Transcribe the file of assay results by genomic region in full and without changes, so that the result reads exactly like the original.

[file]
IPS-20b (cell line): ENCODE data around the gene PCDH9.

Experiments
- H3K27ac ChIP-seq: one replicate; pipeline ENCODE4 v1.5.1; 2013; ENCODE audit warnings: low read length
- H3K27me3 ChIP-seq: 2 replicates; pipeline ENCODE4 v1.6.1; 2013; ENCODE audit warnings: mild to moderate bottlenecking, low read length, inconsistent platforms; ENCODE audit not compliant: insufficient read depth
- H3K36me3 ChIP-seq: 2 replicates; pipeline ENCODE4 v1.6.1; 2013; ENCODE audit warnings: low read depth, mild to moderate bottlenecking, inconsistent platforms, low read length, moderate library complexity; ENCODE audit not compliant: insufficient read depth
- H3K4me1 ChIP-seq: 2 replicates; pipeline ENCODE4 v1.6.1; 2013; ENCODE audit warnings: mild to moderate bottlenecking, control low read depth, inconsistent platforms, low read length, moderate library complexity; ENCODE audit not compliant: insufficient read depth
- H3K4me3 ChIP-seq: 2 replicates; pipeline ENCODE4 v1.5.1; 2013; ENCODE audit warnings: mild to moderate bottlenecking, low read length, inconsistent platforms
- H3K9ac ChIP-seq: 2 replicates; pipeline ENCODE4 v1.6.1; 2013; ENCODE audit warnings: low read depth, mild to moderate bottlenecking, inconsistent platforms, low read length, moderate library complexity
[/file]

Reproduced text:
IPS-20b (cell line): ENCODE data around the gene PCDH9.

Experiments
- H3K27ac ChIP-seq: one replicate; pipeline ENCODE4 v1.5.1; 2013; ENCODE audit warnings: low read length
- H3K27me3 ChIP-seq: 2 replicates; pipeline ENCODE4 v1.6.1; 2013; ENCODE audit warnings: mild to moderate bottlenecking, low read length, inconsistent platforms; ENCODE audit not compliant: insufficient read depth
- H3K36me3 ChIP-seq: 2 replicates; pipeline ENCODE4 v1.6.1; 2013; ENCODE audit warnings: low read depth, mild to moderate bottlenecking, inconsistent platforms, low read length, moderate library complexity; ENCODE audit not compliant: insufficient read depth
- H3K4me1 ChIP-seq: 2 replicates; pipeline ENCODE4 v1.6.1; 2013; ENCODE audit warnings: mild to moderate bottlenecking, control low read depth, inconsistent platforms, low read length, moderate library complexity; ENCODE audit not compliant: insufficient read depth
- H3K4me3 ChIP-seq: 2 replicates; pipeline ENCODE4 v1.5.1; 2013; ENCODE audit warnings: mild to moderate bottlenecking, low read length, inconsistent platforms
- H3K9ac ChIP-seq: 2 replicates; pipeline ENCODE4 v1.6.1; 2013; ENCODE audit warnings: low read depth, mild to moderate bottlenecking, inconsistent platforms, low read length, moderate library complexity